The point of finding a racket and string combo that works for you is to give money to racket companies.
Pro players, if given the choice, will stick to what they're used to, which is what they grew up with (or something very similar). Sometimes, they are forced to change (when they switch sponsors). They'll tend to gravitate towards something closer to what they are used to. If there exists a racket that wows them, they need to commit to an adaptation period, which some are willing to go through. Federer noticeably went through such a period in 2014 where his strokes visibly looked uncomfortable with regard to ball control, but most of that discomfort seemed to go away within a year. Not many people are willing to relearn their strokes with the uncertain possibility of getting better or worse overall when they can simply look to stick with the same racket and simply improve themselves.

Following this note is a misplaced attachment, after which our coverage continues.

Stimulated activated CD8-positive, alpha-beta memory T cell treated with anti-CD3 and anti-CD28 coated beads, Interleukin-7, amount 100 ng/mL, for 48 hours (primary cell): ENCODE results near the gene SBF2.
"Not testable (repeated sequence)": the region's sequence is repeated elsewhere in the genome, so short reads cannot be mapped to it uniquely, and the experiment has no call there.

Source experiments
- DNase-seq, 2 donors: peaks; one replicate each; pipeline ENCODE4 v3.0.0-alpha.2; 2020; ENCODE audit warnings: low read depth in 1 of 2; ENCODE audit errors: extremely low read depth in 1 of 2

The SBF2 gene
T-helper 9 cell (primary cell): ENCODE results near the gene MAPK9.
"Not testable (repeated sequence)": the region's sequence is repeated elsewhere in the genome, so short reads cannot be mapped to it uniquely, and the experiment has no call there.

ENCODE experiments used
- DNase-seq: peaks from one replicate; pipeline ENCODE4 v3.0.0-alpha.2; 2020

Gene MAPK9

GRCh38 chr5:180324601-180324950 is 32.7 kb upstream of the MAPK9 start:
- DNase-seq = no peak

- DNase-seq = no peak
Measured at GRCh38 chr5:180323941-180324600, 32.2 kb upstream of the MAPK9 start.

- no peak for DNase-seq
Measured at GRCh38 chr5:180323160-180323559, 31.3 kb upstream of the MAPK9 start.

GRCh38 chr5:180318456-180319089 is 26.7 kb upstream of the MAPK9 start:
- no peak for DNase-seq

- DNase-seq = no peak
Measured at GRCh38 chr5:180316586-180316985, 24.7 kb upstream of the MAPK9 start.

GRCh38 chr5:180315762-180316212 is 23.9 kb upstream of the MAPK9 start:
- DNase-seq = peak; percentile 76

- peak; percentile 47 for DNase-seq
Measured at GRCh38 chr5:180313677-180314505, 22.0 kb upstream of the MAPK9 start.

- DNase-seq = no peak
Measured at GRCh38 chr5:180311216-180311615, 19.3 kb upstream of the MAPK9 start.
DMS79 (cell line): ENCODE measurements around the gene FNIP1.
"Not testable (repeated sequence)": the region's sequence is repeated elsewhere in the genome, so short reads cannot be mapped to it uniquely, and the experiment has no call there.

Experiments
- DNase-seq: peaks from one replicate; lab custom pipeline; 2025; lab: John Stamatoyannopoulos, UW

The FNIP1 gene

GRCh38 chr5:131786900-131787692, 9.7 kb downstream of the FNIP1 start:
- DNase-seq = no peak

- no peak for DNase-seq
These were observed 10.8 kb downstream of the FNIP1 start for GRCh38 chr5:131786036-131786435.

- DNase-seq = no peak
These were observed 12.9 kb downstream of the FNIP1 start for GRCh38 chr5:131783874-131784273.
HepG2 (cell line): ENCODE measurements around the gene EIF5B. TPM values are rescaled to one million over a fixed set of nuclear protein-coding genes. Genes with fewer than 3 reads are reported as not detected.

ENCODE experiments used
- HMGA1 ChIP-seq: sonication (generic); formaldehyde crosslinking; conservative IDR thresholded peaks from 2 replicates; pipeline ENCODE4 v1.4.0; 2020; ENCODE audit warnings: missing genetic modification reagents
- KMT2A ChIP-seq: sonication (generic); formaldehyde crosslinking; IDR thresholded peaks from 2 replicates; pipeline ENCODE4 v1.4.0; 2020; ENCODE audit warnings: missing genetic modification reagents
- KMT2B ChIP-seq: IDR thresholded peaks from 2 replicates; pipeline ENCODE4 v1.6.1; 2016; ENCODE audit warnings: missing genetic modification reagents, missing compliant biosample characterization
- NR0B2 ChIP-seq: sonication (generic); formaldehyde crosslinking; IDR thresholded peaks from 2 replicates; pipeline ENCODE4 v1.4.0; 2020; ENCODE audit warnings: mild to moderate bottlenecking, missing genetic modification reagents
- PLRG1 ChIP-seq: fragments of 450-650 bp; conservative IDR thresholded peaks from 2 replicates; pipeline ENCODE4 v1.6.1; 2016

People that over-obsess on technique and equipment tend to go in circles. X improved with A change, but Y got worse, but I prefer X being better, so I'll stick with it. B improves Y at the cost of Z, new switch made. C improves Z at the cost of X, ah damn right back to the start. I could've just spent my time and focus improving X, Y, and Z independent of my equipment and technique.
tl;dr it's not the racket, or the strings, it's you. Changing the racket and strings are a temporary solution. In the end, you're going to have to choose between playing tennis for the rest of your life, even if it's not how you want to play, or playing the tennis you want for a VERY short amount of time before quitting the sport indefinitely.
However, the lucky bit for you is it seems the issue is your first serve? You can just use your second serve twice!